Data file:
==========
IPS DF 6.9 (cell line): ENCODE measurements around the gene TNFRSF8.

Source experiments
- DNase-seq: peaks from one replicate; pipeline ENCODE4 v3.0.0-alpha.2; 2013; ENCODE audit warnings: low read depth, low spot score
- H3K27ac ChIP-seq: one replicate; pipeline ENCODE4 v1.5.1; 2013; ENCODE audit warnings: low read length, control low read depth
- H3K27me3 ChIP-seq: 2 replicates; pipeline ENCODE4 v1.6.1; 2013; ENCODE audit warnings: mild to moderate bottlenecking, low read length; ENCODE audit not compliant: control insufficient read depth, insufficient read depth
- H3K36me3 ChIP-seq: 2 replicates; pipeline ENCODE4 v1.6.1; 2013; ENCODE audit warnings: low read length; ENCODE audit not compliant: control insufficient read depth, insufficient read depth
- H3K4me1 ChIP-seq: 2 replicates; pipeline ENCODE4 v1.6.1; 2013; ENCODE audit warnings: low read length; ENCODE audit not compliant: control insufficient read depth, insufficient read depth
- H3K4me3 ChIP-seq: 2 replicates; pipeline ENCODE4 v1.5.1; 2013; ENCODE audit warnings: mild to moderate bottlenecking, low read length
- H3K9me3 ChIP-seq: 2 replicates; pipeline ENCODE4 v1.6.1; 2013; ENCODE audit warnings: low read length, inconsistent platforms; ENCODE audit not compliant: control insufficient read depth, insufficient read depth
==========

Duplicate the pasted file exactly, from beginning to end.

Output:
IPS DF 6.9 (cell line): ENCODE measurements around the gene TNFRSF8.

Source experiments
- DNase-seq: peaks from one replicate; pipeline ENCODE4 v3.0.0-alpha.2; 2013; ENCODE audit warnings: low read depth, low spot score
- H3K27ac ChIP-seq: one replicate; pipeline ENCODE4 v1.5.1; 2013; ENCODE audit warnings: low read length, control low read depth
- H3K27me3 ChIP-seq: 2 replicates; pipeline ENCODE4 v1.6.1; 2013; ENCODE audit warnings: mild to moderate bottlenecking, low read length; ENCODE audit not compliant: control insufficient read depth, insufficient read depth
- H3K36me3 ChIP-seq: 2 replicates; pipeline ENCODE4 v1.6.1; 2013; ENCODE audit warnings: low read length; ENCODE audit not compliant: control insufficient read depth, insufficient read depth
- H3K4me1 ChIP-seq: 2 replicates; pipeline ENCODE4 v1.6.1; 2013; ENCODE audit warnings: low read length; ENCODE audit not compliant: control insufficient read depth, insufficient read depth
- H3K4me3 ChIP-seq: 2 replicates; pipeline ENCODE4 v1.5.1; 2013; ENCODE audit warnings: mild to moderate bottlenecking, low read length
- H3K9me3 ChIP-seq: 2 replicates; pipeline ENCODE4 v1.6.1; 2013; ENCODE audit warnings: low read length, inconsistent platforms; ENCODE audit not compliant: control insufficient read depth, insufficient read depth